Housing Crisis Prompts Skyrocketing Demand for Property Guardianship Positions

Property Guardianship

Relocating can be stressful at the best of times, but it is nonetheless an everyday part of life for the UK’s estimated 10,000 property guardians. Property guardianship is a popular, recognised, and heavily regulated concept in some other European countries, but it is uncommon in the United Kingdom.

But for those who are able to assume the role of property guardian, the potential benefits can be huge.

Property guardians pay property management companies a set fee to live in (and take basic care of) properties that would otherwise be empty buildings. This could be anything from a disused retail building to a vacant office complex to a historic listed building. Property guardians need to be flexible, as they can be asked to leave (and/or relocate to another property) at any time with just four weeks’ notice.

In return, property guardians get to live in these unused properties for an average of just £350 per month—significantly less than the cost of renting a single room in even a fairly modest property.

Health and safety regulations

In order for a vacant property to be let out to a guardian, it needs to be in a suitable state of repair and comply with all basic health and safety legislation. This means it must have appropriate cooking, washing, and sleeping facilities, along with reliable access to basic utilities, in a generally safe and secure environment.

The guardian is essentially an employee of the real estate management company, taking basic care of the building on their behalf. For the property management company, significant savings are made on the costs of formal property upkeep and hiring security firms or guards to watch over their properties.

Growing demand

Record-high monthly rents coupled with the escalating living-cost crisis have resulted in a major spike in demand for guardianship places, according to the Property Guardian Providers Association (PGPA).

It is estimated that there are currently around 10,000 property guardians in the UK, but the number is expected to swell to more than 50,000 by the end of this year. According to the PGPA, no less than 32,000 people submitted applications to become guardians over the past 12 months.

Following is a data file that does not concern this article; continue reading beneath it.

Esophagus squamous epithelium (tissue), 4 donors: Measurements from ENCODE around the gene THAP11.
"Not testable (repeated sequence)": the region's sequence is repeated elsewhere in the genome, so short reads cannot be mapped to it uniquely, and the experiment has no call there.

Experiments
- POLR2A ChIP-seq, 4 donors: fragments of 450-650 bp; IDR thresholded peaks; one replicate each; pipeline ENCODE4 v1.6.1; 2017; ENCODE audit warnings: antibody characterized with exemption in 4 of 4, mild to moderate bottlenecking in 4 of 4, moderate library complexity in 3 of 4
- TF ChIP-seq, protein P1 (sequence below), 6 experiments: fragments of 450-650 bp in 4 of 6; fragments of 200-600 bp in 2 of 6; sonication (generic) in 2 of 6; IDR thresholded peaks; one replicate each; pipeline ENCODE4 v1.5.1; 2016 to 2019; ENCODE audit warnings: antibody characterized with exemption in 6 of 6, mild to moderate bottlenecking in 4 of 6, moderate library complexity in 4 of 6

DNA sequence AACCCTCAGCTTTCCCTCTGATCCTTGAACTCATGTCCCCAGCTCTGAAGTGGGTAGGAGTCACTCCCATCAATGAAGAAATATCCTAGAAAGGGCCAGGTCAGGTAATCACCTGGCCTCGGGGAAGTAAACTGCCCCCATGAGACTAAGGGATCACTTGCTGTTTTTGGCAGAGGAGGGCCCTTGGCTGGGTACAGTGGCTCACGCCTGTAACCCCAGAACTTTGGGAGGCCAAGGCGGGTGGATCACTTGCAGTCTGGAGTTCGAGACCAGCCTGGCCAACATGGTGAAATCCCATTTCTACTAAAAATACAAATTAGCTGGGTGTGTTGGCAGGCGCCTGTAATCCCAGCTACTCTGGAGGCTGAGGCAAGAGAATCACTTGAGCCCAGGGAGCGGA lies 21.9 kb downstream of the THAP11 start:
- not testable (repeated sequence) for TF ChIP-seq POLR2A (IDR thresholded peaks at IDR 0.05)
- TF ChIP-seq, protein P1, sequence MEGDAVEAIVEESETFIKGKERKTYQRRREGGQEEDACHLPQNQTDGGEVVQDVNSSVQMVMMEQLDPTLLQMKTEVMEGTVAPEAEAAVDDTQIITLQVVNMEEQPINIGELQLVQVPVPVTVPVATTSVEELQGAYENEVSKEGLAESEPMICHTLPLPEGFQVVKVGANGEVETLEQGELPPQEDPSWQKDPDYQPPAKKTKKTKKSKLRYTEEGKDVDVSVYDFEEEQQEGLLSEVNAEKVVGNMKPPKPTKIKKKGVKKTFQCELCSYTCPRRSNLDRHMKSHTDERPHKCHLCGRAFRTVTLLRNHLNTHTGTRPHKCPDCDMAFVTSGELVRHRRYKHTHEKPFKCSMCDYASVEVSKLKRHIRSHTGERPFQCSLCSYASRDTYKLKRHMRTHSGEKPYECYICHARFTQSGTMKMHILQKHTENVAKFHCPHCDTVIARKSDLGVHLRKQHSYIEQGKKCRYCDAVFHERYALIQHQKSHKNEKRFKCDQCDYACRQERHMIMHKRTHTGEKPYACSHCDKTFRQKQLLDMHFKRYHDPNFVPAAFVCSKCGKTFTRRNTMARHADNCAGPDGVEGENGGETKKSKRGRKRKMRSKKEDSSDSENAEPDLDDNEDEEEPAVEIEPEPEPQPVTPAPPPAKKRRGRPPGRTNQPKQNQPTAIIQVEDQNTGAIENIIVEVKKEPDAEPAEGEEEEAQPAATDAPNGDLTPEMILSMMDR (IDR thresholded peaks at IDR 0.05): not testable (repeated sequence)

The PGPA has warned that the sector is unlikely to be able to meet growing demand due to general shortages of available inventory. In addition, increasingly tight regulations placed on properties are making it difficult for property management companies to hire guardians for some types of buildings and premises.

But while a lack of long-term stability and being forced to relocate regularly bring issues, most of those taking part in the scheme believe that the pros vastly outweigh the cons.

In addition, potential security concerns regarding these vacant properties are apparently unfounded, according to the chair of the PGPA.

“The security aspect that guardians provide is simply by being in occupation,” said Graham Sievers, pointing out that vacant buildings without guardians are far more likely to attract squatters and anti-social behaviour.

“The guardians themselves are not expected to be security officers or patrol the building.”

Mr Sievers also said that by no means is the guardianship scheme aimed exclusively at vulnerable people in desperate financial situations.

“We’ve had people who are approaching retirement—teachers, for example—turning to guardianship so that they can save up money to buy their ideal cottage,” he said.

Meanwhile, the Department for Levelling Up, Housing, and Communities released a statement suggesting that such schemes should be approached with due care and caution.

“We do not endorse or encourage property guardianship as a form of housing,” read the statement.

We recognise, however, that people have the right to make their own informed decisions about their housing choices, and property guardians and local councils should follow our extensive guidance on their rights and responsibilities.”